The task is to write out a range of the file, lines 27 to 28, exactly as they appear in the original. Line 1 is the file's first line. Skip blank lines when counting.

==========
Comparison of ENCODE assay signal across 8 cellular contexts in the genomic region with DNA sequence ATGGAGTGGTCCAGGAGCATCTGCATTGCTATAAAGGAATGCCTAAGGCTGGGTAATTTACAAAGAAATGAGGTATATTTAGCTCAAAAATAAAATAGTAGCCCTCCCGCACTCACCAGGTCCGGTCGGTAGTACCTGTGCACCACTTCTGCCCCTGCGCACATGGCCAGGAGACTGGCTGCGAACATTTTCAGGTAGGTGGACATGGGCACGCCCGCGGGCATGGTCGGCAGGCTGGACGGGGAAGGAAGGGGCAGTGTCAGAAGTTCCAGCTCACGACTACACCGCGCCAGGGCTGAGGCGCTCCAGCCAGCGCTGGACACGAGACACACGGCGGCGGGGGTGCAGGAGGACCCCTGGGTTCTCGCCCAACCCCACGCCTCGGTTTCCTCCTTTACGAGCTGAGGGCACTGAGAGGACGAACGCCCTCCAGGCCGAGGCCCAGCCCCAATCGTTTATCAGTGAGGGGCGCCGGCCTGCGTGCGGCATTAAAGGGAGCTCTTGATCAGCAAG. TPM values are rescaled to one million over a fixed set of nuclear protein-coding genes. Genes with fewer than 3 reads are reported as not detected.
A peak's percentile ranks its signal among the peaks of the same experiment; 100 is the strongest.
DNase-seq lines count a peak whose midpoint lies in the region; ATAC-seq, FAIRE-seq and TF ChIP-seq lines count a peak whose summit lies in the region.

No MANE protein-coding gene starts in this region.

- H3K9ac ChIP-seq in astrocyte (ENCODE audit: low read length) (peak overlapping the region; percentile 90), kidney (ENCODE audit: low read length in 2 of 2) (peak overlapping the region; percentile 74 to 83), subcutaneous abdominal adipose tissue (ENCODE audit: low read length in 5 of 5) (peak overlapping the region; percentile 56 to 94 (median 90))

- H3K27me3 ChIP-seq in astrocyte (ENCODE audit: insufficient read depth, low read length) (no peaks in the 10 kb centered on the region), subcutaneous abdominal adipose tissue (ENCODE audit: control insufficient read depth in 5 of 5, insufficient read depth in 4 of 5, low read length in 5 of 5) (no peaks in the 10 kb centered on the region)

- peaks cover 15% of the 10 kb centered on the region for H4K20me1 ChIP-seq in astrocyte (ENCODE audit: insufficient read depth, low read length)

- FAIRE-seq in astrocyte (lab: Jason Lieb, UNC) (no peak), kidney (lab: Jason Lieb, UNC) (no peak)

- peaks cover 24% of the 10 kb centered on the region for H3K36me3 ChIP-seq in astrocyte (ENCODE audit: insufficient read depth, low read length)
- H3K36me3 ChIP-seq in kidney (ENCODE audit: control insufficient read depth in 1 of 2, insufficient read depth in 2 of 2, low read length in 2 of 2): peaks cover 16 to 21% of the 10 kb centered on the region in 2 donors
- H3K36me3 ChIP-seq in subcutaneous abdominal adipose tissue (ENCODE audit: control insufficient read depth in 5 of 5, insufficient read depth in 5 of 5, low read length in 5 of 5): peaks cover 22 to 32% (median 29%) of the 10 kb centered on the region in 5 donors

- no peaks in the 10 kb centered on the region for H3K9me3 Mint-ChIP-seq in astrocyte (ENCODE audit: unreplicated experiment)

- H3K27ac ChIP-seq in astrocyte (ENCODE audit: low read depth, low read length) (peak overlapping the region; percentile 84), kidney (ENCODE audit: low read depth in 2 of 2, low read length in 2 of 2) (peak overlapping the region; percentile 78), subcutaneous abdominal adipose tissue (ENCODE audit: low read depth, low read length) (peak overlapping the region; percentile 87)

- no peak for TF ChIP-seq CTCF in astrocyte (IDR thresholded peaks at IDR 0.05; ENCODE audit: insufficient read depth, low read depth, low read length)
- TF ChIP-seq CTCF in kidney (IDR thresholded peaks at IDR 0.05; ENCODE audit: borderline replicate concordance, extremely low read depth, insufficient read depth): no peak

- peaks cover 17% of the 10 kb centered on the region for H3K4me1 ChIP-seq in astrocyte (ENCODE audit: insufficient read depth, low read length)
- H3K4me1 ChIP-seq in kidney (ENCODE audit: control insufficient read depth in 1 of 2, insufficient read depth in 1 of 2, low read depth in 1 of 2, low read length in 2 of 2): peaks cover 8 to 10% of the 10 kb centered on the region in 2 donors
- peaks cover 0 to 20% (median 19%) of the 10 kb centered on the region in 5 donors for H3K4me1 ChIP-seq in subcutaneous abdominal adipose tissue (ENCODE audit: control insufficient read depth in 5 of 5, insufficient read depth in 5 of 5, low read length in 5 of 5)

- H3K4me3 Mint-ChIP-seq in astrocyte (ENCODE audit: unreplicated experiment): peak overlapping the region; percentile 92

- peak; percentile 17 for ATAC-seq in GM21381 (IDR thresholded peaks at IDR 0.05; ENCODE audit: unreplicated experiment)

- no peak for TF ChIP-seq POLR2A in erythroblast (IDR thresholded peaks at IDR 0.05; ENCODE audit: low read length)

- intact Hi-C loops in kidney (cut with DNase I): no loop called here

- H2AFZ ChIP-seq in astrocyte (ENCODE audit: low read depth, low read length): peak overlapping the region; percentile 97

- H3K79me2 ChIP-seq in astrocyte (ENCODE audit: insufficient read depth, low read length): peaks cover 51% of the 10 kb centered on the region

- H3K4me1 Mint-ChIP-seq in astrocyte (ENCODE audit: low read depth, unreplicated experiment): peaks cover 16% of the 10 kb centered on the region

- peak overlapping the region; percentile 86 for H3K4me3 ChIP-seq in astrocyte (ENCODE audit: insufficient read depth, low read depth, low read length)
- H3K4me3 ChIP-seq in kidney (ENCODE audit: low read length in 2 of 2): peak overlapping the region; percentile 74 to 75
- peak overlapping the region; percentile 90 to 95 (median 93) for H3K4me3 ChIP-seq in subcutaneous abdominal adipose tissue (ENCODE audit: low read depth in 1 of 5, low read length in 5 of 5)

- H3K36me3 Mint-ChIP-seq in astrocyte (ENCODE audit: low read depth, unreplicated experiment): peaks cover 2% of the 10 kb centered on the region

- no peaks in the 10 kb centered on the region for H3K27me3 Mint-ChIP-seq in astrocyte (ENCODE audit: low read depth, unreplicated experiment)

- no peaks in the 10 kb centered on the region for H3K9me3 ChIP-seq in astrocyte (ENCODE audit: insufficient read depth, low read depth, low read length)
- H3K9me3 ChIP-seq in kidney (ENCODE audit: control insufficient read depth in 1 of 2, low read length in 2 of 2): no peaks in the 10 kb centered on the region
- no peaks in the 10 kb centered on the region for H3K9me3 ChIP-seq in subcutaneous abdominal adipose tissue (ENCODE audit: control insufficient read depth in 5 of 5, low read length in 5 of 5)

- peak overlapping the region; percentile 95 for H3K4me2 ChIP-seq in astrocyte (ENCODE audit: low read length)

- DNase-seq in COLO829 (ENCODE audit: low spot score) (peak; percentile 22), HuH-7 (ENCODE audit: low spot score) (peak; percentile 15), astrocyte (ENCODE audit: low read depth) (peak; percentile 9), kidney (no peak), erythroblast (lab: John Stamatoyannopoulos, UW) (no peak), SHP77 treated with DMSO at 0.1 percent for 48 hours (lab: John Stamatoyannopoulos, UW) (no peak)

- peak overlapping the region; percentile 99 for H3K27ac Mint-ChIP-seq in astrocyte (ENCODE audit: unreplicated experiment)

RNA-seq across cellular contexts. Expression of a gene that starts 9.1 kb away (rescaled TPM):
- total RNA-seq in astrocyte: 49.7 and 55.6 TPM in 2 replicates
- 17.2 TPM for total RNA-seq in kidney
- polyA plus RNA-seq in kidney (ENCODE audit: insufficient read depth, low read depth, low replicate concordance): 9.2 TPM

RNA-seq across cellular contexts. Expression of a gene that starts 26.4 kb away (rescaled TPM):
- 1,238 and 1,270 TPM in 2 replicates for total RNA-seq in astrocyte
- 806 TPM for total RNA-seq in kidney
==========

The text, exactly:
- H3K4me3 ChIP-seq in kidney (ENCODE audit: low read length in 2 of 2): peak overlapping the region; percentile 74 to 75
- peak overlapping the region; percentile 90 to 95 (median 93) for H3K4me3 ChIP-seq in subcutaneous abdominal adipose tissue (ENCODE audit: low read depth in 1 of 5, low read length in 5 of 5)